For people who have diseases like ALS, or are otherwise “locked-in,” eye control is their only real option for interaction with a computer and with their world. A group of engineers from Tel Aviv has recently built an inexpensive wearable called EyeControl that tracks the pupil and translates blinks and movements into commands. Their infrared camera mounts unobtrusively below the eye and does not interfere with normal vision.
It all runs on a credit-card-sized computer and lets users type letters or issue fully wrought sentences just by looking at a screen. A Bluetooth connection to a smartphone also gives the system text-to-speech capability. The group is now raising funds on Indiegogo and hopes to be able to offer the complete system for just $250.
The beauty of their new EyeControl device is that it pretty much works right out of the box. You just put the glasses on and the system will then go through a quick auto-calibration. As long as you and your audience are fluent in English or Hebrew you will be good to go. One concern particularly with ALS is that eventually even the eyes are affected. For example, in the later stages of the disease, the oculomotor nerve that controls certain kinds of eye movements begins to be compromised.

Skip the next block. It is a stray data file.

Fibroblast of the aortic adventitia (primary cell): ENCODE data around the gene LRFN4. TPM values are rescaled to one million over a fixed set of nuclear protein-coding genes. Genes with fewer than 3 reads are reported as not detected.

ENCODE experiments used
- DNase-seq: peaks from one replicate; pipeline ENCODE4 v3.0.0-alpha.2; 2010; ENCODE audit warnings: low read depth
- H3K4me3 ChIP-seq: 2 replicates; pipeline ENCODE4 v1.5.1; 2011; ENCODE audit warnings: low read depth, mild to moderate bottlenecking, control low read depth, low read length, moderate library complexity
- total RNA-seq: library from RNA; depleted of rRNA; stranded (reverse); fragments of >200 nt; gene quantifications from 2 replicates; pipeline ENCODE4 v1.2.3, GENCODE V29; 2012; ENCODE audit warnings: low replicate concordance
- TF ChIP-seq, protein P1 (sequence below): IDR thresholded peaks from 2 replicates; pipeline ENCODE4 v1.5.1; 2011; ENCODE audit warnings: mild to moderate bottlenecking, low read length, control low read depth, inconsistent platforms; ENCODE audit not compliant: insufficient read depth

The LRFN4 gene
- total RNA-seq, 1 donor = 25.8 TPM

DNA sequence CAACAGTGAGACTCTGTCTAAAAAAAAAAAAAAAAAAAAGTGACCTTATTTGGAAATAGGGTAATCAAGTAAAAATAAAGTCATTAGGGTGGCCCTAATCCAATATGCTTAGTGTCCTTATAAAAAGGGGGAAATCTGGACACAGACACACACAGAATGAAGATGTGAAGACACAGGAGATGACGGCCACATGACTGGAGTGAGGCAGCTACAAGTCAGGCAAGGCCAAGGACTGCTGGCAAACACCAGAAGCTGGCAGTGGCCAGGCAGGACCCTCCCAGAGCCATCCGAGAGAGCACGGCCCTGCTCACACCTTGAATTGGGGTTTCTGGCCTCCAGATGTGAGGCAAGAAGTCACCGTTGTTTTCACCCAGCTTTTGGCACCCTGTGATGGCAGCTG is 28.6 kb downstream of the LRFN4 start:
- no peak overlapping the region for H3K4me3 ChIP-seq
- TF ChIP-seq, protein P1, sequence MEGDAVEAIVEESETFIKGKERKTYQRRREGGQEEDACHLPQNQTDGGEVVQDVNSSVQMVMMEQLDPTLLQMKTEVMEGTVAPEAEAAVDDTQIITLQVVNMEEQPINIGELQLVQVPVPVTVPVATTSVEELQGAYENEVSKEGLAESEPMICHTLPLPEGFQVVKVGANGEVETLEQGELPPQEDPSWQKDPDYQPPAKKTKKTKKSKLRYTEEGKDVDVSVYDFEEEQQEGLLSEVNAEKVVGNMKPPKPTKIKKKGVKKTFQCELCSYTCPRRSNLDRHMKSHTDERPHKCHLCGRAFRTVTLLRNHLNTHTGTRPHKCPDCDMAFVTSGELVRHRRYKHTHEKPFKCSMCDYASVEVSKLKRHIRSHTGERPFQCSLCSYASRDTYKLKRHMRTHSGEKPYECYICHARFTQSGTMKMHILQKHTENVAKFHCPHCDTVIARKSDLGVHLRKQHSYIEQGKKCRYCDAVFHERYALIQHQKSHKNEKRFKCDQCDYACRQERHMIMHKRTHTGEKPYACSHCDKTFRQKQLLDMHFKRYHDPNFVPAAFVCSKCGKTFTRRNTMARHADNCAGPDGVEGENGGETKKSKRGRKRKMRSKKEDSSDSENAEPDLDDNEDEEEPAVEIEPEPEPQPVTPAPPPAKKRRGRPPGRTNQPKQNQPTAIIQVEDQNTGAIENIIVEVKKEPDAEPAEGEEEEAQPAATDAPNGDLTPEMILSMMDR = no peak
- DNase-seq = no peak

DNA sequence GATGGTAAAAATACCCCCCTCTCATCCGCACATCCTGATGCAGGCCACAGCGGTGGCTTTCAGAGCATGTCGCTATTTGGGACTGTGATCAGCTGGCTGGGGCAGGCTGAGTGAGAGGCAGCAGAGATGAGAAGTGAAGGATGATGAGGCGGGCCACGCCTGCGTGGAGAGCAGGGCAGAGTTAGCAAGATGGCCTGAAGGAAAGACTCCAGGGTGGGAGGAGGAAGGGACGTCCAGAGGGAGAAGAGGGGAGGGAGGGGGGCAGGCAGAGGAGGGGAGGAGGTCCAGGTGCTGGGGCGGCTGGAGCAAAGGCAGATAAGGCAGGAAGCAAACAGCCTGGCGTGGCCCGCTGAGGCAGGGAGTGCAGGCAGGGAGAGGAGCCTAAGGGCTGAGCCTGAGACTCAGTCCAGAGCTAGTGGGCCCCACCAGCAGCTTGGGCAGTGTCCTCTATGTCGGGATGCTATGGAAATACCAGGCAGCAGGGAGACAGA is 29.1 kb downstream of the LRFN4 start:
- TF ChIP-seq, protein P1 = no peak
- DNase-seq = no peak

However, for the most part the deficits in eye movements for early stage ALS patients shouldn’t be a problem. Although they can have trouble with generating voluntary fast movements or in engaging in smooth pursuit and convergence movements, their generally slower saccades might be advantageous for the function of the device.
For the rest of us, a $250 wearable command center might still have certain appeal. The question of universal eye tracking systems is probably not one of “if,” but rather “when.” The advantages of a near-effortless and inertia-free eye movement system for accurate, high speed control have already been made clear. If inexpensive solutions like EyeControl can gain a foothold in the handicapped market, they may gain enough momentum to bring even more sophisticated eye control to the masses.
We might imagine that among the few remaining hurdles to widespread adoption of eye control would be the ability to bring the system on and offline without monopolizing your normal blinks and gaze intuitions. With practice, one might in theory eventually dispense with the command selection screen altogether if the user is able to subconsciously remember where in space certain commands or letters lie — a kind of high-speed “eye swipe gesture,” if you will.